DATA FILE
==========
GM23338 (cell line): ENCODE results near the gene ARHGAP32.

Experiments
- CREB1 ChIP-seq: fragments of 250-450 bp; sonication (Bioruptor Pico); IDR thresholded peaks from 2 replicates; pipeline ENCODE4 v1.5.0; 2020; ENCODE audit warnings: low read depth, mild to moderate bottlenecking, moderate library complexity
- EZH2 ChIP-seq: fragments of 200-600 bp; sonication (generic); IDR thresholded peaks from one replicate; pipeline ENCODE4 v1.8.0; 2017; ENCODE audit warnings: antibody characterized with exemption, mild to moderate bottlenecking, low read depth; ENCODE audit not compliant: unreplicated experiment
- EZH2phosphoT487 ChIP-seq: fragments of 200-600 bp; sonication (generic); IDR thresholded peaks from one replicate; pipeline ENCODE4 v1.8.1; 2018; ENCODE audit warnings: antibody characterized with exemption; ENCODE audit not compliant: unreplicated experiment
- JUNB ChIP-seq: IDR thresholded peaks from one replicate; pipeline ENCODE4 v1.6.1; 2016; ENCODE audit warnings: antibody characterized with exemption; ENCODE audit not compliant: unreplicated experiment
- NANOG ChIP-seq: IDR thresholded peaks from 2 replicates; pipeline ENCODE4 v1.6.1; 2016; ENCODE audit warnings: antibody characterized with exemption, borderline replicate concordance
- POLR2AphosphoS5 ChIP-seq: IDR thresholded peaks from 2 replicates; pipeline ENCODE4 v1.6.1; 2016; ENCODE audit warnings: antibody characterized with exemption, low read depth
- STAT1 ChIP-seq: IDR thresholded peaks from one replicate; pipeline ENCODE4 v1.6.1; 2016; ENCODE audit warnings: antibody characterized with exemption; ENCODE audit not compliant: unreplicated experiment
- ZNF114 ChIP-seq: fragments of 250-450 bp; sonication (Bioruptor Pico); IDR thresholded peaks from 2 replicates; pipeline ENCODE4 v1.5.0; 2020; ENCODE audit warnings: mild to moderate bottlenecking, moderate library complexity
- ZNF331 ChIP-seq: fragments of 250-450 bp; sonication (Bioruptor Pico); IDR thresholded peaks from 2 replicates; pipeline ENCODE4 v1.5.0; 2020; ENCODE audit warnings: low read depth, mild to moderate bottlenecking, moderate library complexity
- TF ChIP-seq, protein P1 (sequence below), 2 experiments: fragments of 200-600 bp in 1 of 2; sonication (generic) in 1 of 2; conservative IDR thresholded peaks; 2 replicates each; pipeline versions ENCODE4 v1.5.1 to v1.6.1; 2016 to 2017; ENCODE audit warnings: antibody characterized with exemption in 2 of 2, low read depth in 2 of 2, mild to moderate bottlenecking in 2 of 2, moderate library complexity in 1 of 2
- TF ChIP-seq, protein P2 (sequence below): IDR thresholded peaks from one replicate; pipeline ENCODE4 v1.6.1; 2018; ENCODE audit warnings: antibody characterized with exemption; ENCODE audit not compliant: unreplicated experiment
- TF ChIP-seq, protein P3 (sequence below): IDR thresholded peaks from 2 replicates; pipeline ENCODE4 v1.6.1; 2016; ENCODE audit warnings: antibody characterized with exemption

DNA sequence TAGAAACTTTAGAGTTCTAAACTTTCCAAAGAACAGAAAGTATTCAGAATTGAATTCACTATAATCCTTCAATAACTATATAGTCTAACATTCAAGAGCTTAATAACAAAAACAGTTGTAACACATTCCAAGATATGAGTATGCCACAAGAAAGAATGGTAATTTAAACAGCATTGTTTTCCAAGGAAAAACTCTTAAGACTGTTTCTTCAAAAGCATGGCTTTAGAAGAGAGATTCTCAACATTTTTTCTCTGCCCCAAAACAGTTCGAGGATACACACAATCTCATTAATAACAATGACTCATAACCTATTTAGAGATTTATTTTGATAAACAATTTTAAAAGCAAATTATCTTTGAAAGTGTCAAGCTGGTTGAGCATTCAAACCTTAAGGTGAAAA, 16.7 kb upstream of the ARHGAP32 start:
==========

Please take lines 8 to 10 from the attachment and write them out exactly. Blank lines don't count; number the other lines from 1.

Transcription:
- POLR2AphosphoS5 ChIP-seq: IDR thresholded peaks from 2 replicates; pipeline ENCODE4 v1.6.1; 2016; ENCODE audit warnings: antibody characterized with exemption, low read depth
- STAT1 ChIP-seq: IDR thresholded peaks from one replicate; pipeline ENCODE4 v1.6.1; 2016; ENCODE audit warnings: antibody characterized with exemption; ENCODE audit not compliant: unreplicated experiment
- ZNF114 ChIP-seq: fragments of 250-450 bp; sonication (Bioruptor Pico); IDR thresholded peaks from 2 replicates; pipeline ENCODE4 v1.5.0; 2020; ENCODE audit warnings: mild to moderate bottlenecking, moderate library complexity